“Your people are driven by a terrible sense of deficiency. When the last tree is cut, the last fish is caught, and the last river is polluted; when to breathe the air is sickening, you will realize, too late, that wealth is not in bank accounts and that you can’t eat money.”?—?Alanis Obomsawin

Most of us are raised in cultures where we are taught to value currency at a very young age. It’s one of the early, formative lessons?—?money is important. We might see our parents struggle to make ends meet or, conversely, see the comfort they enjoy by having more than enough. These lessons run deep and inform our sense of security, even as adults. We also see what happens to people who don’t have money?—?they are usually homeless, or vagabonds, eking out a meager existence by begging or dumpster diving.

Modern economies are driven by money. Tribal cultures had strong social bonds and took care of the weak and the helpless. People traded for whatever else they needed, and items of value were directly exchanged. Around 3000 BC, the Mesopotamians came up with the shekel?—?a standardized unit of weight to measure and trade grain. Silver and gold coins, emblazoned with a lion head, were first minted around 600 BC by King Alyattes of the Lydians (now Turkey). Moneys printed with silver and gold are commodity money, meaning?—?they are generally considered valuable in themselves. Paper money originated in China during the Song dynasty. Marco Polo incredulously recounted how this money was created from mulberry tree bark in The Travels of Marco Polo. Paper money is representative currency, meaning, it doesn’t have value, in itself, but represents either a small amount of something generally considered precious, such as the gold standard, or the word of a government or other official agency as to its value (fiat currency). Most modern currencies don’t have a physical existence at all, this includes the money generated by fractional banking and cryptocurrencies.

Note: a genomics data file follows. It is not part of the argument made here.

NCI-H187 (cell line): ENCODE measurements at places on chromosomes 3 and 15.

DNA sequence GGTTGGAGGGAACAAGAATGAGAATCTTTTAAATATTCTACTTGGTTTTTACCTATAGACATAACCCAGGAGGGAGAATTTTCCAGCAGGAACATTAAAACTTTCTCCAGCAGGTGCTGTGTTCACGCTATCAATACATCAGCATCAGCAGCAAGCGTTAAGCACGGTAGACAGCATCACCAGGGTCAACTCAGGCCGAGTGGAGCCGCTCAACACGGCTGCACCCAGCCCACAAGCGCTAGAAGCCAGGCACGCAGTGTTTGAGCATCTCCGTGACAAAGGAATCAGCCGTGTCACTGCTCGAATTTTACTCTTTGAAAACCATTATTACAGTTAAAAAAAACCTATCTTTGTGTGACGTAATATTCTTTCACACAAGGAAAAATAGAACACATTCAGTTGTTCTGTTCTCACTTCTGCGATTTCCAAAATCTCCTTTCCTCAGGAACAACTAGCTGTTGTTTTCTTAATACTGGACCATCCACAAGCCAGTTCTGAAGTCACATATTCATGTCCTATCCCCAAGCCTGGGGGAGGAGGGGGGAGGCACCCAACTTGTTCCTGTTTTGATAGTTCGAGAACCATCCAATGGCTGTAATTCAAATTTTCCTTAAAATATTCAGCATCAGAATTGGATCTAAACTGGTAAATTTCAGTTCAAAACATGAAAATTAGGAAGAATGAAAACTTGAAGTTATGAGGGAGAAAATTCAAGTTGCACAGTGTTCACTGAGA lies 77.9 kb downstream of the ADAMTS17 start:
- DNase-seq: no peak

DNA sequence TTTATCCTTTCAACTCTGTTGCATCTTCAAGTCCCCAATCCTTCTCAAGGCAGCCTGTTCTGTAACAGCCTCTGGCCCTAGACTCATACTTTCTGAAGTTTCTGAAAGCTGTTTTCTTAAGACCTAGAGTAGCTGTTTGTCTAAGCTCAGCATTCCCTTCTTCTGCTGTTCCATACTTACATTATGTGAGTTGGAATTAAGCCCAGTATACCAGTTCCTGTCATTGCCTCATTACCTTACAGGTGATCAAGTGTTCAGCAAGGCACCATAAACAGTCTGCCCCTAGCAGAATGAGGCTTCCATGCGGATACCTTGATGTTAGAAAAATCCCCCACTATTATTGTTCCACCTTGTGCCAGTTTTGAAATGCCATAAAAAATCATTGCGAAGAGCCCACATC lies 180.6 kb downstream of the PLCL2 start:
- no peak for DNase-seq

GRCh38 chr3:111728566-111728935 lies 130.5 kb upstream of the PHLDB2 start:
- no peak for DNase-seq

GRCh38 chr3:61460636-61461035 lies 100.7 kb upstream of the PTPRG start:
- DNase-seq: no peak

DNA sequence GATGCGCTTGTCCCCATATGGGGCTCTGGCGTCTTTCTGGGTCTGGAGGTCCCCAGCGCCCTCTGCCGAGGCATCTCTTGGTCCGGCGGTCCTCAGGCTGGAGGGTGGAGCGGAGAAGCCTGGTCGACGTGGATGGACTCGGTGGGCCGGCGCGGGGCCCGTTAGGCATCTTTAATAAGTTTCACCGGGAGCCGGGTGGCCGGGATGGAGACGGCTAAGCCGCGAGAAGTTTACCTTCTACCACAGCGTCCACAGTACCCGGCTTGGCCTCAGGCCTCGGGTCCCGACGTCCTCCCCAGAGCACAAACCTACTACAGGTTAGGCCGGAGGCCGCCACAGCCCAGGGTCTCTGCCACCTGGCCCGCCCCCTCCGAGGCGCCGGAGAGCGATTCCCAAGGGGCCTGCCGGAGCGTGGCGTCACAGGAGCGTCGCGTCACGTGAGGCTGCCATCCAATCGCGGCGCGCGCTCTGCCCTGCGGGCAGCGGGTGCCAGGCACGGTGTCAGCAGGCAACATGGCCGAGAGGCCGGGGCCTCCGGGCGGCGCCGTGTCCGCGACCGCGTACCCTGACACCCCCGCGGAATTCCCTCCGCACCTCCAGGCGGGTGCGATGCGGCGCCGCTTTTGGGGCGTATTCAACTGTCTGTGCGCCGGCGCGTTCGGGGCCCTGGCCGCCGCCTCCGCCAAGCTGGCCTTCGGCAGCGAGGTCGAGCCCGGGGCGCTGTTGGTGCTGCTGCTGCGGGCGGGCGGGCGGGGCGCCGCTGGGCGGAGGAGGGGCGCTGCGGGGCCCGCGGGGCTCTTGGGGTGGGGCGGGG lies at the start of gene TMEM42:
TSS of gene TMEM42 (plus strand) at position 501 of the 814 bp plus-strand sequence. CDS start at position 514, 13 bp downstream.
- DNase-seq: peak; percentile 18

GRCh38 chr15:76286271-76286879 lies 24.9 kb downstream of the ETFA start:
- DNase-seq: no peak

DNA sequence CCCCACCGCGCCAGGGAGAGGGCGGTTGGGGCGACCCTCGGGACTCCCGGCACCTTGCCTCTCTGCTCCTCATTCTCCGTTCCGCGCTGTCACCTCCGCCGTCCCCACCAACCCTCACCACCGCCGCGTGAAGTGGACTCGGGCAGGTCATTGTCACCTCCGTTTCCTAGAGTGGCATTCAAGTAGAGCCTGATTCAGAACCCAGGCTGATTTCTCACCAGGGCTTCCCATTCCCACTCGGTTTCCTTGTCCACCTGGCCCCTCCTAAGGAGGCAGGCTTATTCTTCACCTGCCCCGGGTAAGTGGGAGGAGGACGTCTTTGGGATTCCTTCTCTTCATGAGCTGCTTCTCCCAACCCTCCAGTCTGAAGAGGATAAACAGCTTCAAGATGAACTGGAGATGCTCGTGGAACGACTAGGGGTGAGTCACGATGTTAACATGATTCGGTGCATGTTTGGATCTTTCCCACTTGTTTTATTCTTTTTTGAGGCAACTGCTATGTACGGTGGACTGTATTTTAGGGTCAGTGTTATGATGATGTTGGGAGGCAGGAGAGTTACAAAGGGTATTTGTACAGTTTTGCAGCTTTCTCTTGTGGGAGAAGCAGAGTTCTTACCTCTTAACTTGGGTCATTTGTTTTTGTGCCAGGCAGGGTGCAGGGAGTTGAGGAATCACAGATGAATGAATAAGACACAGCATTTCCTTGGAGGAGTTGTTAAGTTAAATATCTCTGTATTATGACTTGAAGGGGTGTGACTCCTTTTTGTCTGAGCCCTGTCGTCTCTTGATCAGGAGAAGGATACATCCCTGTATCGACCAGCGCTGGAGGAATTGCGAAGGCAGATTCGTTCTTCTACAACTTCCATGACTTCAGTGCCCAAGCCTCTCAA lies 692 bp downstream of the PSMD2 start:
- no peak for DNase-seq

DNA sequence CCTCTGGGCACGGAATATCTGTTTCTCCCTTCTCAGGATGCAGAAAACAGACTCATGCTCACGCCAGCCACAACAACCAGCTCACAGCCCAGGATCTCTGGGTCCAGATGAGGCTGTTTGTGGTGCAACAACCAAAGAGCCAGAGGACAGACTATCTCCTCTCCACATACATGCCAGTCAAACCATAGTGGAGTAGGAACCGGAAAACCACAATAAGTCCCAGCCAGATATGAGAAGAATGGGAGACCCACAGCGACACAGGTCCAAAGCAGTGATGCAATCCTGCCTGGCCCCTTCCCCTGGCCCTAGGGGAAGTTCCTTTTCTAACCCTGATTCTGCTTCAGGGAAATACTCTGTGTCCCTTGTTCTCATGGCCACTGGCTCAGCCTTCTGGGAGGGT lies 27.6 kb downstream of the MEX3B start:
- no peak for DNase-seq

The shocking truth is that paper (and digital) money has absolutely no inherent value. The fact that we consider it important is the result of a consensual mass-hallucination, hoisted on us since birth. It’s literally important because we believe it is. We want it because it is considered valuable and it’s considered valuable because we want it, and it can be traded for things of actual value. In the pursuit of this imaginary wealth, things of real value are often destroyed. In my book, Ecological Awakening, I talk about these things of unquestionable value, they are: air, water, food (soil), clothing/shelter, and community. These are all you really need to live.

One of the first casualties of the hoarding of money is community. If you are more focused on acquiring wealth than having a society based on caring, you will end up with problems like homelessness and wealth inequality. In the pursuit the longest number strings, people close their hearts to each other. It’s no secret that the air, water, and soil are polluted by industries that are created to make a profit: forests are clear cut; coal and other fossil fuels are burned, tainting the air, water, and soil in the process and even changing the climate of the entire planet. Humans lost in the idea of money’s importance don’t see that they are destroying things that are very important (environment and community) for something that doesn’t actually matter at all.

Money can be useful when we realize that it only has symbolic value?—?it would be cumbersome to trade five-thousand loaves of bread for a car. The first promissory notes (the precursors to modern money) were created because Chinese iron coins were too heavy to move en masse. The problems begin when we think that these pieces of paper or numbers in a hard drive have actual value. It loses its rightful place as a tool and becomes enshrined. It is the predominant god of the modern age and most activity is in its service. According to google, an idol is: “an image or representation of a god used as an object of worship.” Money fits this definition perfectly. Looking at the many destructive effects of money worship, we can say without a doubt that money is a terrible god.